How Hybrid Immunity Could Protect You From Serious Cases Of COVID-19

The Centers for Disease Control and Prevention (CDC) recommends getting a COVID vaccine even if you've already been infected with the virus because if you don't, your risk of getting re-infected increases. Although a COVID vaccine doesn't completely protect you from getting infected, it can reduce your risk of severe illness, hospitalization, or death. Now researchers are finding that a previous COVID infection and a vaccine might give you a double punch in protecting you from severe illness from COVID-19. It's called "hybrid immunity."

According to a 2021 article in Science, a COVID infection and a vaccine offer two paths to immunity. Like two plants that are bred to build a stronger plant, the immune response is much larger when these two paths to immunity are combined. Immunity from both a COVID infection and a vaccine can produce up to 100 times more antibody responses. New research comparing post-infection immunity with hybrid immunity has found support for this claim.

Research supports hybrid immunity

A 2023 study in The Lancet Infectious Diseases reviewed studies about post-infection and post-vaccine immunity published between January 2020 and June 2022. For people who had COVID-19 without vaccination, their immunity was 74.6% effective in protecting against severe illness or hospitalization for up to 12 months. After 12 months, their level of protection dropped to 24.7%.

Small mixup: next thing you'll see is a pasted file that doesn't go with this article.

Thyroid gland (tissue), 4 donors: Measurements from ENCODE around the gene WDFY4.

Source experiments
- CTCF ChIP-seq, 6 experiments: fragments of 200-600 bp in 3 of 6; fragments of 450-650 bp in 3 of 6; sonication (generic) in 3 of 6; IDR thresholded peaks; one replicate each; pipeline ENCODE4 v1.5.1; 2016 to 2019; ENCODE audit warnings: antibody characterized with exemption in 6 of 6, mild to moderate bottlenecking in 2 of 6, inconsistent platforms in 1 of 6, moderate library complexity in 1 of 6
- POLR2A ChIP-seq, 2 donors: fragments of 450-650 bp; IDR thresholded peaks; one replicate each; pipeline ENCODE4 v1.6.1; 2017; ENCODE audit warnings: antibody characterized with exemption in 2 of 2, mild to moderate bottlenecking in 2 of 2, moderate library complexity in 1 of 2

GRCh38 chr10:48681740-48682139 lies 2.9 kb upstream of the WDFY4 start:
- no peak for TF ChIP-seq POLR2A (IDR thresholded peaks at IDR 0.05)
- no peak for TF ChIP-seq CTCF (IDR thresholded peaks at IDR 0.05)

People with hybrid immunity had 97.4% immune effectiveness against severe illness for 12 months after their primary series vaccination. After 12 months, their immune effectiveness dropped to 41.8%. Those with hybrid immunity who received a booster shot also had 95.3% immune effectiveness for six months. Six months after their booster, their protection dropped to 46.5%.

Although the Centers for Disease Control and Prevention says you can wait three months after a COVID infection to get a vaccine, this study suggests that you'll still have improved immunity up to six months if you've already had at least the primary series of the vaccination. However, the CDC still recommends staying current on vaccinations if you or your loved ones are already at increased risk of severe illness from COVID.